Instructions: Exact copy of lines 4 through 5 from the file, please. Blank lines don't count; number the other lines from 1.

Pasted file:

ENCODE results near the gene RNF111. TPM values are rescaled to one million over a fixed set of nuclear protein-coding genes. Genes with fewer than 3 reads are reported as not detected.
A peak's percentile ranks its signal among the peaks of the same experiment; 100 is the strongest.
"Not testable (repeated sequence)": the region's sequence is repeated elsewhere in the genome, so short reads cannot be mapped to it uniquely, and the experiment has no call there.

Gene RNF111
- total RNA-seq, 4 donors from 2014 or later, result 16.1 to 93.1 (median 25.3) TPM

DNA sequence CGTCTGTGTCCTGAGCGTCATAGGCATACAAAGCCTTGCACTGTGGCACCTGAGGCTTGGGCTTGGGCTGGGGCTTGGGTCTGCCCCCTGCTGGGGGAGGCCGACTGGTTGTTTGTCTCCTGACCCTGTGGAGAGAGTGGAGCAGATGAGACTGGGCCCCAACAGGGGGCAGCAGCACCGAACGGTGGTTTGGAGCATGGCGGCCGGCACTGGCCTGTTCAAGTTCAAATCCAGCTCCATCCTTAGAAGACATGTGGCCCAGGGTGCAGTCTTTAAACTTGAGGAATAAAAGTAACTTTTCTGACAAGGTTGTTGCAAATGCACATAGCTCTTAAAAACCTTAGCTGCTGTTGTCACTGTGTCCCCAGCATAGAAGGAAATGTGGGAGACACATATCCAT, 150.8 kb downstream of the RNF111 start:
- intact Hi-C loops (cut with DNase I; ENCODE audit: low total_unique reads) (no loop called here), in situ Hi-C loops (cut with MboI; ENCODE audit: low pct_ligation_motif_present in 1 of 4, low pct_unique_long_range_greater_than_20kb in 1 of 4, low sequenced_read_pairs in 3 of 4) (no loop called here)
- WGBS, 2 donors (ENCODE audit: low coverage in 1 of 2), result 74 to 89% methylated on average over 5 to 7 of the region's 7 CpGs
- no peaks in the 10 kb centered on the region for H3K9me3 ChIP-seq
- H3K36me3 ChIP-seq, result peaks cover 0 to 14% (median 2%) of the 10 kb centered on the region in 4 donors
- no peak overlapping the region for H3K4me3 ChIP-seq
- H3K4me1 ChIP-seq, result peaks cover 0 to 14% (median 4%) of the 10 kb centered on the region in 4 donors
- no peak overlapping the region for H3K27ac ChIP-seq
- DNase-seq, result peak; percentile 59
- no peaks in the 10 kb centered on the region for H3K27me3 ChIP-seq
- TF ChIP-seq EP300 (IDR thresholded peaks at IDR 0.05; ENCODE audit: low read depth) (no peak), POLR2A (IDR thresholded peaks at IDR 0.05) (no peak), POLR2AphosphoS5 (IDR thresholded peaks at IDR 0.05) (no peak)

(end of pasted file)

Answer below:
Gene RNF111
- total RNA-seq, 4 donors from 2014 or later, result 16.1 to 93.1 (median 25.3) TPM